A couple of weeks ago, GFP attended Digital Book World’s first Indie Author conference, designed for the “new professional author.” With excellent presentations by the publishing frontier’s thought leaders, including Jane Friedman, Jon Fine, Porter Anderson, Data Guy, Orna Ross, Kelly Gallagher, and Peter McCarthy, the event gave a fantastic overview of one of publishing’s most dynamic areas.
As we know, the advent of the self-publishing platform has changed the publishing landscape dramatically. At one point, Richard Nash presented a graphic like the one below depicting how, essentially, the traditional book manufacturing chain—involving a printer, distributor, and retailer—collapses in the self-publishing model down to a single entity: the “platform.”
Every publisher (traditional, hybrid, or indie) has the same challenge: to connect authors with their readers. In many ways, self-publishing platforms are beneficial for authors because platforms make the distance from author to reader shorter and more direct. This gives authors more control over how they reach potential reading communities with the added benefit that the profit pie is split in fewer ways. Your royalties as a self-publisher are much higher than when you work through a traditional publisher.
However, the direct accessibility the platform model offers has also prompted hundreds of thousands of self-publishers to overlook some of the most essential processes in a successful book publishing business. But DIY just puts authors in the control seat—it does not give self-publishers permission to skip essential steps that ensure quality.
At the conference, Orna Ross, the founder of the Alliance of Independent Authors, laid out these seven essential processes for publishing successful books—regardless of which publishing model you’re following. We couldn’t agree more.
1. Editorial. The first thing to do if you want to reach readers is write a really good book. If you want to be a successful author, you need to think of yourself competing with the books traditional publishers are putting out. That’s the bar that readers are measuring your work against. Traditional publishers are hiring high-quality editors—you should too.
2. Design. Design is a crucial part of your book’s branding. People absolutely judge a book by its cover. Don’t DIY your cover, or it will become a barrier to your story’s ability to find its way to readers.
3. Production. Production refers to the printing of your book. POD (print on demand) platforms, because they offer a “no-inventory” approach, are sensibly the primary production method for most self-publishers. Understanding what the platforms do well and don’t, as well as choosing print specifications that are in line with your book’s genre (size, paper, cover, format), are all important to get right.
4. Distribution. Look back up at the infographic above. Brick-and-mortar bookstores do not figure in to the current self-publishing/platform model. (Look here if you need more convincing.) However, self-publishers do have access and even advantages at e-retail storefronts (Amazon.com, Barnesandnoble.com), where nearly 75 percent of all books are purchased. There’s also no barrier for distributing your e-books through distribution platforms such as KDP, Kobo, iBooks, Nook, etc.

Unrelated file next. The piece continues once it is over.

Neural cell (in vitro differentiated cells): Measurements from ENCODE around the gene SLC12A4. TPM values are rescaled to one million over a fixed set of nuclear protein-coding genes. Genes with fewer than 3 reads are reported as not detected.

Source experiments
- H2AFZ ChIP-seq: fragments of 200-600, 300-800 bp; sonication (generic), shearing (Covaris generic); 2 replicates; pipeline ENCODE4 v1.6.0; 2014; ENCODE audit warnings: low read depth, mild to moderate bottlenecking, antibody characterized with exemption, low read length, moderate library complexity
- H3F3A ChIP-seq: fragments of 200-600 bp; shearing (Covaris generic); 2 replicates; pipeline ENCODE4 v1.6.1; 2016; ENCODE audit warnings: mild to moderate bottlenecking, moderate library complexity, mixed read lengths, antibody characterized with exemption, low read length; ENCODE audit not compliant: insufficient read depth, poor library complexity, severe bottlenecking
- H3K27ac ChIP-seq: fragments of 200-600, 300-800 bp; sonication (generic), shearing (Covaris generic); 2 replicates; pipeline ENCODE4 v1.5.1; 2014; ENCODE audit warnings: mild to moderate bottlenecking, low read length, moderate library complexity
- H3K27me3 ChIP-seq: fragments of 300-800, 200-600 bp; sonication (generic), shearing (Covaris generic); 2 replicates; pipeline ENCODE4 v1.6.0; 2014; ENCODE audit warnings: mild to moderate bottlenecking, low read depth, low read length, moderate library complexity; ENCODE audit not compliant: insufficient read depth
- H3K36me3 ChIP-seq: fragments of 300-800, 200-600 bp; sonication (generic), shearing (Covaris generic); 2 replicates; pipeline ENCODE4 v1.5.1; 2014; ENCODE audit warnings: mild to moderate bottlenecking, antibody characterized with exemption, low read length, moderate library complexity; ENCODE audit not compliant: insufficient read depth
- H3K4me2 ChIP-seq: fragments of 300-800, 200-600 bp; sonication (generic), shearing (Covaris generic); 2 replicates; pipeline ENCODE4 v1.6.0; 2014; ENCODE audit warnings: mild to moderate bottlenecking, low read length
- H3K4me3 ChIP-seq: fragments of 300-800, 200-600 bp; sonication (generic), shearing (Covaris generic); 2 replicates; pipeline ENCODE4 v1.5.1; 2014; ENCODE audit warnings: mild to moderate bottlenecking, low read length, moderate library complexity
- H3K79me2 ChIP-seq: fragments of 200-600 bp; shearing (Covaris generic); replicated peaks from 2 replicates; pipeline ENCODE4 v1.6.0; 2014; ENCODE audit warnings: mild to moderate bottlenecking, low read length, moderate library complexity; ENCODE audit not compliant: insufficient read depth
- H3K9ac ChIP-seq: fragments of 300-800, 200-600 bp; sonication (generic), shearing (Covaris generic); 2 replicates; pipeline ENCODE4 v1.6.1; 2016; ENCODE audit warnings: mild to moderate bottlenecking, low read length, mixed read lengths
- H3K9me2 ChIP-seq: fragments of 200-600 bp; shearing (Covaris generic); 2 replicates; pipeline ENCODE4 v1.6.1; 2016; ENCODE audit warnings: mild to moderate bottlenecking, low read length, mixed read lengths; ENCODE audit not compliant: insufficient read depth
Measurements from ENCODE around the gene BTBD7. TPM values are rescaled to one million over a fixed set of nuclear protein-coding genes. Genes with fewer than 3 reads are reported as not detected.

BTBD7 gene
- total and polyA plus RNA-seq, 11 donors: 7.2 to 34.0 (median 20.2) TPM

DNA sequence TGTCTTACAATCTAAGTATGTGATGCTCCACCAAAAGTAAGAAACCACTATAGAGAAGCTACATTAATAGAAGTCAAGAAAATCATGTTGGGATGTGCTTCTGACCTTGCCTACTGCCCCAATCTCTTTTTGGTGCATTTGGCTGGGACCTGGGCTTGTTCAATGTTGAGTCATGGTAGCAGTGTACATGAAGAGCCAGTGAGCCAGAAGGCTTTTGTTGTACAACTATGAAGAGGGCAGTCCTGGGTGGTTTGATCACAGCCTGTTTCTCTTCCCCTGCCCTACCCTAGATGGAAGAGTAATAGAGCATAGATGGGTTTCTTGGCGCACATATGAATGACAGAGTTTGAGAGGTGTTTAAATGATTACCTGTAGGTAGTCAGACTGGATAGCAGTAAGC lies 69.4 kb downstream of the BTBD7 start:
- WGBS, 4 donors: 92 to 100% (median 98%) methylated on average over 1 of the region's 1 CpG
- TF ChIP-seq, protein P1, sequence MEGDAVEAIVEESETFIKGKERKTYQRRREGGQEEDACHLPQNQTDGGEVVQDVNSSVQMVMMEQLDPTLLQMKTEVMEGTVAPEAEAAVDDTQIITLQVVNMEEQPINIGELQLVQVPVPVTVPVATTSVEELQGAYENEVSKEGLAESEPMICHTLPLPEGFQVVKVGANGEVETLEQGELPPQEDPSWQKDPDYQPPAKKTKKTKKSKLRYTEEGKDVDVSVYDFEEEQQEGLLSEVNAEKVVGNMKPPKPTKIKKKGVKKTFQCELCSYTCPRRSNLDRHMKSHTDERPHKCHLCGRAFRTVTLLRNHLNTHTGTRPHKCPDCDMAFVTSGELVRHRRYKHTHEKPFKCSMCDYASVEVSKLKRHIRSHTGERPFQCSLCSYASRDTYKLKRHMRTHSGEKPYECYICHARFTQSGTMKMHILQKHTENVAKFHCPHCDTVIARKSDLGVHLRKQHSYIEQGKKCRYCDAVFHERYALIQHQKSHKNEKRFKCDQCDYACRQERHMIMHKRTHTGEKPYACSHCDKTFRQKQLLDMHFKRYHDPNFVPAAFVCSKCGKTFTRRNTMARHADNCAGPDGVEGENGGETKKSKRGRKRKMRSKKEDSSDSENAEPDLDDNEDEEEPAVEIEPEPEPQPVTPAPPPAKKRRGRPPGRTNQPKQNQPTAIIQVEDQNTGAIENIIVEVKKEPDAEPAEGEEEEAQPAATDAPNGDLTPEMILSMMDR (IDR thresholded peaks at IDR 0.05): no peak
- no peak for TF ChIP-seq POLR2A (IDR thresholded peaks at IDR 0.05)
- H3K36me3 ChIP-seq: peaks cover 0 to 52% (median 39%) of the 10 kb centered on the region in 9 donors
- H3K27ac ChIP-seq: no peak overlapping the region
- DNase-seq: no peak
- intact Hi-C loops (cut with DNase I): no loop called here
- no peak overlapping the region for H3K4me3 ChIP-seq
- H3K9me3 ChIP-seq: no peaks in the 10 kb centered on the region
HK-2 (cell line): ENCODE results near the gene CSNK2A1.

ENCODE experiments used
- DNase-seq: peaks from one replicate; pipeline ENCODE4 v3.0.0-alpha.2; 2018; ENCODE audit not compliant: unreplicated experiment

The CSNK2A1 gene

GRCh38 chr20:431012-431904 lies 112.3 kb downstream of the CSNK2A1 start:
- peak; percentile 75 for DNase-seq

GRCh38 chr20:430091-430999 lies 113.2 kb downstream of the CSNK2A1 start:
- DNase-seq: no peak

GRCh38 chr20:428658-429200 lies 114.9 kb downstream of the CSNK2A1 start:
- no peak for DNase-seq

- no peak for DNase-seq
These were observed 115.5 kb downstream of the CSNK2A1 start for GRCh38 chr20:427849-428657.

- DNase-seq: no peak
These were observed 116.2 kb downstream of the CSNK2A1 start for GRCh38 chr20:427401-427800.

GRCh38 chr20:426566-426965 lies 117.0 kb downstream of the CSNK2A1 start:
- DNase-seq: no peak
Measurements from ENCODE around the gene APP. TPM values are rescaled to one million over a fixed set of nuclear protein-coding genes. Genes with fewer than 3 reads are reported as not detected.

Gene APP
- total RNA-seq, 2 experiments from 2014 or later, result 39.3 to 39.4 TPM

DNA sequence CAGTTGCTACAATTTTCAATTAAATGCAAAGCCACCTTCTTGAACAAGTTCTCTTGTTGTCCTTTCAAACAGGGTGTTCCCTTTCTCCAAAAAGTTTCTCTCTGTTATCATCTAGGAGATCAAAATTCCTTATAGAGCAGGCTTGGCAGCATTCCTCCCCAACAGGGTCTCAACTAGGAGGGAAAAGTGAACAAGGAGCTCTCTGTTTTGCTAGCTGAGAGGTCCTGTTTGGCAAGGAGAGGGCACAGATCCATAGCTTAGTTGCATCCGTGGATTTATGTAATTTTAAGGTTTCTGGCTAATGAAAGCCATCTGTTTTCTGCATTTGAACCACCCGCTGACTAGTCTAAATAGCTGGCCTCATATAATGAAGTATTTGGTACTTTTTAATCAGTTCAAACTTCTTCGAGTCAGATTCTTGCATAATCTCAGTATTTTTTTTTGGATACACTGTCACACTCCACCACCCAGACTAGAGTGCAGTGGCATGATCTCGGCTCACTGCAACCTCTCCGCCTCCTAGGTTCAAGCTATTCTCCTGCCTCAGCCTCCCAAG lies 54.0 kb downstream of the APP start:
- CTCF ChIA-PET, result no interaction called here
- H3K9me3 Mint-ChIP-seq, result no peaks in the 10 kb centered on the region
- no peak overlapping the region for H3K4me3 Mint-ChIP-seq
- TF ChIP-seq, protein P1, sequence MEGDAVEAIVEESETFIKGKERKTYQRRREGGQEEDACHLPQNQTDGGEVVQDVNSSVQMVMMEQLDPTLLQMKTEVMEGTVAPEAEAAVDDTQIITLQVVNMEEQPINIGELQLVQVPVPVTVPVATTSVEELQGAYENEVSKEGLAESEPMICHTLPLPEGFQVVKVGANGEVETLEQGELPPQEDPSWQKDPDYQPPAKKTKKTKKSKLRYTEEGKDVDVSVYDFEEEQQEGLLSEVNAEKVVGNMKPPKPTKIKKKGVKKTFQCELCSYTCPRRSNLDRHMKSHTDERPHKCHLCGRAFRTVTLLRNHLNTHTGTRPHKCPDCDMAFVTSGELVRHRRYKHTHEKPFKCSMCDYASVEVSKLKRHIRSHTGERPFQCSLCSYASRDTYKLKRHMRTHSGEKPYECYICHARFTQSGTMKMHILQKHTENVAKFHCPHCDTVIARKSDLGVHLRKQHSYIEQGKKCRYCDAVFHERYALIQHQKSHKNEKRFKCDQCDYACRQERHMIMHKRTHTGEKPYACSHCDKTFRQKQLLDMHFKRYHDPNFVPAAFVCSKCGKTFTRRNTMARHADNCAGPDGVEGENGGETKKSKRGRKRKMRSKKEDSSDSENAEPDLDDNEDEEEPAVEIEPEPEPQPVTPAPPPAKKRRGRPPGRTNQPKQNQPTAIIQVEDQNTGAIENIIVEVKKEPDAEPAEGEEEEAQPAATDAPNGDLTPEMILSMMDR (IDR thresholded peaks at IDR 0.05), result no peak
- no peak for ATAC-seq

5. Marketing. Making the book available for sale is great, but with 4,500 new books published daily, I’m sorry to tell you, no matter how great your book or beautiful your cover, readers are not going to just flock to the flame. Having a strategic marketing plan is critical to reaching your readers where they are online and cutting through the noise that impacts their buying choices. Most importantly, marketing is about listening to and connecting with your readers, not using social media as a bullhorn to talk about your book. Self-publishers can make this reader connection—and oftentimes do it even better than traditional publishers can do on an author’s behalf. It’s your relationship with your readers that’s key to your marketing success.
6. Promotion. Put thought into the way you price your book and pull different levers to help move more copies. Readers have come to expect promotions, which offer an important tool to get people’s attention. Comprehensive resources like Author Earnings’ quarterly analyses, the only full picture of traditionally published and indie book sales, can give you important insights into what price points for print and e-editions are successful in your genre.
7. Rights Sales. This is another area where independent authors struggle in relation to their traditional counterparts, most of whom have teams of people dedicated to pursuing subsidiary rights for their list. Yet sub rights—film rights, audio, foreign editions—can really impact profits. While it might prove daunting or nearly impossible to sell film rights as an indie, audio has shown progress. There are now production/distribution/marketing houses like ListenUp or the more do-it-yourself ACX (an Amazon company) that remove the friction of finding narrators and distributing the audio editions.
When you’re making the decision to self-publish, make sure you consider your capability to take on the management and execution of these key elements. And if you can’t do it all yourself (few can!), hire help where you need it to give you and your book the best chance of success.